Kitty asks Levin what he thinks about the possibility of Koznyshev and Varenka as a match. Levin says that Koznyshev had fallen in love with a girl who died, and that ever since, he has purely followed a spiritual life; even Varenka might not be able to pull him down to earth. Kitty and Levin can leave things unsaid and frequently speak in shorthand because they are so intimate.
Nikolai, Levin, and Koznyshev are all monogamous, though in quite different ways: Marya, the prostitute, is effectively Nikolai’s wife, though they couldn’t actually wed (an interesting echo of the social rules that restrict Anna’s life as well); Levin devotes himself to Kitty; and Koznyshev remains faithful to the memory of his dead love.
Levin says that he is happy in marriage but dissatisfied with his own work; though he is envious that Koznyshev puts society above himself, Levin wouldn’t change places with his half-brother. He and Kitty pull daisy petals to count off whether or not Koznyshev will propose, but since they can’t agree on whether or not a little petal counts, the counting-off does not produce any results.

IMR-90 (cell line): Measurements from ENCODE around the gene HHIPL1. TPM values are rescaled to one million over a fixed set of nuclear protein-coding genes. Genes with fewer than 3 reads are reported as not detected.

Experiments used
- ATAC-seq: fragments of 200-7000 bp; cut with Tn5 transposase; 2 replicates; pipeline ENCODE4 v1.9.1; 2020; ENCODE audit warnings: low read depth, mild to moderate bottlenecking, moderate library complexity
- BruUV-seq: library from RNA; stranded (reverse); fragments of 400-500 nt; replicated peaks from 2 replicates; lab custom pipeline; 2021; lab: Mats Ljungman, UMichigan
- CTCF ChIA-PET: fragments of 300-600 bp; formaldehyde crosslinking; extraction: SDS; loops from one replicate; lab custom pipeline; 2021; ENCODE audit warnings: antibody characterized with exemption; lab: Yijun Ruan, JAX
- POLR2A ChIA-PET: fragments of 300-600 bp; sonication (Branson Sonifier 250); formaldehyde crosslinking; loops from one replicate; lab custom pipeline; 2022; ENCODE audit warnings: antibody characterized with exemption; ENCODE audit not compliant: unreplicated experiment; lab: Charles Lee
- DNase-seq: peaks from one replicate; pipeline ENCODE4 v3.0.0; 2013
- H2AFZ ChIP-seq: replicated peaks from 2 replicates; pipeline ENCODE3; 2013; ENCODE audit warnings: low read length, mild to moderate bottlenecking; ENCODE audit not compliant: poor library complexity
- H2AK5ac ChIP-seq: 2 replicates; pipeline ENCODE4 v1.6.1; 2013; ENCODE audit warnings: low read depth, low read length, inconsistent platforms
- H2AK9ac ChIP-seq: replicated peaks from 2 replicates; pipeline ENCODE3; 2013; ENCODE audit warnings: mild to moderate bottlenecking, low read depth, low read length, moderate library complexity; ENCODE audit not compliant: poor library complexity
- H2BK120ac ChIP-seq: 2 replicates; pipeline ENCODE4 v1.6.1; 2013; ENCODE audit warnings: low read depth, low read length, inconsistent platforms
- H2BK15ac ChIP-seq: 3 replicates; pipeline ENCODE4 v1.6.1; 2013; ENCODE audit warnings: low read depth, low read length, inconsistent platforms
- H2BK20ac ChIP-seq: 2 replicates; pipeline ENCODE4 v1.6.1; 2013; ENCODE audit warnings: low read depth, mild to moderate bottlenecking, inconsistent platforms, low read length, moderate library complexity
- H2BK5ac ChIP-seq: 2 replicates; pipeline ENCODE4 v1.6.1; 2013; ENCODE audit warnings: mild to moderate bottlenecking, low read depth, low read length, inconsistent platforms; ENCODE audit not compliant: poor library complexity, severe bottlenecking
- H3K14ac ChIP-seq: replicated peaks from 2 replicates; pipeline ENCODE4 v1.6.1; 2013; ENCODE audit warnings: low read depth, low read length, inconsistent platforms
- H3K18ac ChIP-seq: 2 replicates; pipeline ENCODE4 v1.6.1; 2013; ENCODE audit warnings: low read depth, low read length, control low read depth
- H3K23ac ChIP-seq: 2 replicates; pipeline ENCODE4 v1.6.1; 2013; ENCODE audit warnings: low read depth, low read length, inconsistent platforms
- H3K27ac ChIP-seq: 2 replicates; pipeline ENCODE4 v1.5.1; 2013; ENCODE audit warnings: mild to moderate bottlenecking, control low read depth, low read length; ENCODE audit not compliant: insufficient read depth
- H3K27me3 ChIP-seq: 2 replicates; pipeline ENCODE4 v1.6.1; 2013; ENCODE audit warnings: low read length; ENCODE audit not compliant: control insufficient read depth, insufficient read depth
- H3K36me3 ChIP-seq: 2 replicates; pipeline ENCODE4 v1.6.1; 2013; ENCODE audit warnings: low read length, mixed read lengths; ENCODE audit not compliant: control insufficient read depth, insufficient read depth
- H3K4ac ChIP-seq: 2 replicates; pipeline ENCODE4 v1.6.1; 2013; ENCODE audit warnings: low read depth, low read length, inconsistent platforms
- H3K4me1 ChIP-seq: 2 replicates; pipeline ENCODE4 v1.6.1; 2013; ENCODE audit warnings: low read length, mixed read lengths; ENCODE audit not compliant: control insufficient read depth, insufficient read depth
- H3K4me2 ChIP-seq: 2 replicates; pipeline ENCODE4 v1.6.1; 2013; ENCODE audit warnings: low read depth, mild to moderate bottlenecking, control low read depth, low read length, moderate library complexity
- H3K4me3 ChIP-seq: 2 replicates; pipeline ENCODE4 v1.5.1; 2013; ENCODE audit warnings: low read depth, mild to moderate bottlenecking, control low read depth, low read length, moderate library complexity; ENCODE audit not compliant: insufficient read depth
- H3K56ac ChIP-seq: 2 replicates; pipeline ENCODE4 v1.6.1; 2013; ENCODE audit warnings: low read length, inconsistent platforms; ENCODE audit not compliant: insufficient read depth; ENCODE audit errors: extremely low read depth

Levin is somewhat envious that Koznyshev has devoted his life to his work rather than his love, but he is too wrapped in his own happiness to be truly discontent. He and Kitty, like children, use a counting-off game to predict the proposal, but just as no one could agree who stepped on the silk first at their wedding, the conversation ends with both sides winning, not with one opinion dominating.